Local governments should be considering measures they can take now to make the most of the rain to come. The way we develop affects our ability to maintain sufficient water supply and quality.
Low impact development can reduce runoff volume by infiltrating rainfall into the ground where it can be taken up by plant roots or enter groundwater systems. LID is economical, costing less than conventional stormwater management systems to install and maintain, in part, because of fewer pipe and belowground infrastructure requirements.
Local governments should also incorporate water holding areas – such as creek beds, recessed athletic fields, ponds and cisterns – into the urban landscape to recharge groundwater, reduce runoff, improve water quality, and decrease flooding (The Ahwahnee Water Principles: A Blueprint for Regional Sustainability).
Los Angeles has created a number of low impact development models using bonds and reallocating funding from hard infrastructure projects to provide finance green infrastructure projects that achieve water conservation, water quality, flood protection and stormwater management objectives.
In the late 1990s, the LA County Department of Public Works diverted funds from a proposed $42-million storm drain and allocated the money instead to retrofitting the watershed in accordance with the principles of sustainable watershed management.
In 2004, Los Angeles voters overwhelmingly passed Proposition O, which authorized the City to issue $500 million in general obligation bonds for water conservation, water quality, flood protection and stormwater management projects.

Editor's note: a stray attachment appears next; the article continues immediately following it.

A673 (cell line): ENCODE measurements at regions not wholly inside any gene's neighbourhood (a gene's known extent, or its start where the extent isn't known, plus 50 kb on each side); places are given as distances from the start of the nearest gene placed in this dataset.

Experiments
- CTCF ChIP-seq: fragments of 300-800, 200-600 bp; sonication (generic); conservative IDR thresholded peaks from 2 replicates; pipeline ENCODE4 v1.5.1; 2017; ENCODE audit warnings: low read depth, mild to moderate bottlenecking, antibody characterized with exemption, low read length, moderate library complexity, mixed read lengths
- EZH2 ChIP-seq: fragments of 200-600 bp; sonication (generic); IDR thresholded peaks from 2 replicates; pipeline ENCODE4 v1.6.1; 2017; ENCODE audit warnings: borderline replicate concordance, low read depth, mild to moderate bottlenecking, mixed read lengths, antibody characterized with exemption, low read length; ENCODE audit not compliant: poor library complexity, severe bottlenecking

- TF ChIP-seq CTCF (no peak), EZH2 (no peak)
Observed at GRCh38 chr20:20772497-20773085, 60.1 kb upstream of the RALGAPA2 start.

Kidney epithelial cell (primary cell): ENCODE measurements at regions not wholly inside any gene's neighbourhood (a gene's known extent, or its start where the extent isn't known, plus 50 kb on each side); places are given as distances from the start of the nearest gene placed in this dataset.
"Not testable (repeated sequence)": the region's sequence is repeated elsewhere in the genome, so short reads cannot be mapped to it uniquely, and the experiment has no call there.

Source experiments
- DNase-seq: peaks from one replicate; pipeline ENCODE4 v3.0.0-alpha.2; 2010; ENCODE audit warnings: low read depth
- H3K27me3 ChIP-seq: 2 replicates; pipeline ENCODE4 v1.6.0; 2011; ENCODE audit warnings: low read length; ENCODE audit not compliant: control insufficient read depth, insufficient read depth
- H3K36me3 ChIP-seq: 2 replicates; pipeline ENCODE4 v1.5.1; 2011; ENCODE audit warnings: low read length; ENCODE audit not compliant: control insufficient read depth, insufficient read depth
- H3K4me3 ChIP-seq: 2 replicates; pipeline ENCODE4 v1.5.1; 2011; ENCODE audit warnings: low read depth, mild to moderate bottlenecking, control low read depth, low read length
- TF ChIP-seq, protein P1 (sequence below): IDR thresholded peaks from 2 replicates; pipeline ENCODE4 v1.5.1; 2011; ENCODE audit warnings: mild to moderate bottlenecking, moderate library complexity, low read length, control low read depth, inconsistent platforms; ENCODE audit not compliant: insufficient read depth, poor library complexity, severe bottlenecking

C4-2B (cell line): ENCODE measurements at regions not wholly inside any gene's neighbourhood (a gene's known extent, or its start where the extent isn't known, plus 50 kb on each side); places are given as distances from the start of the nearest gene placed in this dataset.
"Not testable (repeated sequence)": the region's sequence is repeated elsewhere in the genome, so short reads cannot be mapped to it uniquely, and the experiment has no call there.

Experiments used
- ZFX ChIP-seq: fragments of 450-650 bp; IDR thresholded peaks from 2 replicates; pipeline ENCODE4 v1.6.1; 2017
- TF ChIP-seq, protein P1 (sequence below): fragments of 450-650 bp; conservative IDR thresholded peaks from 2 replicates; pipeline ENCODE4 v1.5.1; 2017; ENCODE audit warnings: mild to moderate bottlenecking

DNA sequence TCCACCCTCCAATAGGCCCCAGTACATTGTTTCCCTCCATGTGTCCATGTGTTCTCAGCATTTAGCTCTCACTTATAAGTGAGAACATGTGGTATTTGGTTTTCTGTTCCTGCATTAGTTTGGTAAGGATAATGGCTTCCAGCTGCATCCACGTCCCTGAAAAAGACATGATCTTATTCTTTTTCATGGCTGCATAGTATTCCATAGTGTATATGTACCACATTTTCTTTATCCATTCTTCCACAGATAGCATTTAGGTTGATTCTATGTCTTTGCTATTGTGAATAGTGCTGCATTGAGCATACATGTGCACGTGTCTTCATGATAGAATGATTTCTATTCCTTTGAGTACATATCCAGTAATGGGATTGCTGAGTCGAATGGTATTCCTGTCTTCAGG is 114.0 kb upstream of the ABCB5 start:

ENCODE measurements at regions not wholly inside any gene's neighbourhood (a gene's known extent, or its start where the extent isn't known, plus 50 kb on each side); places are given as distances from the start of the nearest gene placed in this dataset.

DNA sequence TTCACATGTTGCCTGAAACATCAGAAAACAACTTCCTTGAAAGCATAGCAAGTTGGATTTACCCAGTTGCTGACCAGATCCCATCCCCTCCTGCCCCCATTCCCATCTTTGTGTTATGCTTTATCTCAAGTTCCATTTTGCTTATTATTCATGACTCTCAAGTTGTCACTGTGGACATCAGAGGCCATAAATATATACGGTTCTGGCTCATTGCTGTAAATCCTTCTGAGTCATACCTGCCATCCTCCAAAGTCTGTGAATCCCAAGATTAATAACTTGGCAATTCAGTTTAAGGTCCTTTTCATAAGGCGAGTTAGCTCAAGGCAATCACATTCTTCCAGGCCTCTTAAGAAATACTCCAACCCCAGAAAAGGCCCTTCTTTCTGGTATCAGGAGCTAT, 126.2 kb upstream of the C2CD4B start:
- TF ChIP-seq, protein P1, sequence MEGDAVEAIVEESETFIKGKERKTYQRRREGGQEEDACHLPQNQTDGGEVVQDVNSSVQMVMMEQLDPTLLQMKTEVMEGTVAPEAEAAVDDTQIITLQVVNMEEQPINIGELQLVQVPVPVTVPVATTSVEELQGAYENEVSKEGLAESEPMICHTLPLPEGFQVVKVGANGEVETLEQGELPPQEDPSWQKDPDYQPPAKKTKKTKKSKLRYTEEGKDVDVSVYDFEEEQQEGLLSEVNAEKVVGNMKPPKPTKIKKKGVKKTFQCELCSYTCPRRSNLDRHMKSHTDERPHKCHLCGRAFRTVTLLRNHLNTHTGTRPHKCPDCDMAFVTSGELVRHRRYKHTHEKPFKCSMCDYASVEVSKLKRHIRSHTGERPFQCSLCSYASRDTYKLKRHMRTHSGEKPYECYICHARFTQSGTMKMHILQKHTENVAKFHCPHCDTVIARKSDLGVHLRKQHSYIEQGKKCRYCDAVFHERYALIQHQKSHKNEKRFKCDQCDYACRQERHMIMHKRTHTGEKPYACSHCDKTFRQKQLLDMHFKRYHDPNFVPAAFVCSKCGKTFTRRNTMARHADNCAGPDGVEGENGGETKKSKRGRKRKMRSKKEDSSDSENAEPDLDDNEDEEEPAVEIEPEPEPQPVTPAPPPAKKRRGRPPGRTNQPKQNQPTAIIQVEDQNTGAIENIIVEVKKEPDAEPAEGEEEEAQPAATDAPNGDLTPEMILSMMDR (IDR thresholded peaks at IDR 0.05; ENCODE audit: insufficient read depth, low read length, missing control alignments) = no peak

They also passed a LID ordinance in 2012 to ensure that development and redevelopment projects mitigate runoff using natural resources and capturing rainwater at its source.
The Los Angeles County Department of Public Works, the City of Los Angeles, a local nonprofit (TreePeople) and other stakeholders partnered to create a large-scale, sustainable watershed management demonstration project in the Sun Valley Watershed in the San Fernando Valley. The project integrates flood control, stormwater pollution reduction and water conservation efforts through infiltration and stormwater recycling practices.
By taking a sustainable approach, they were able to achieve additional benefits, including improving recreational resources and wildlife habitat and enhancing aesthetic amenities in the watershed. Projects include large-scale infiltration basins such as the Sun Valley Park Project, constructed wetlands, tree plantings, development of parks and open space, and storm drains systems designed to convey stormwater to the project areas.
To learn more, attend the March 2014 Ahwahnee Conference to hear about the project firsthand from TreePeople’s Andy Lipkis.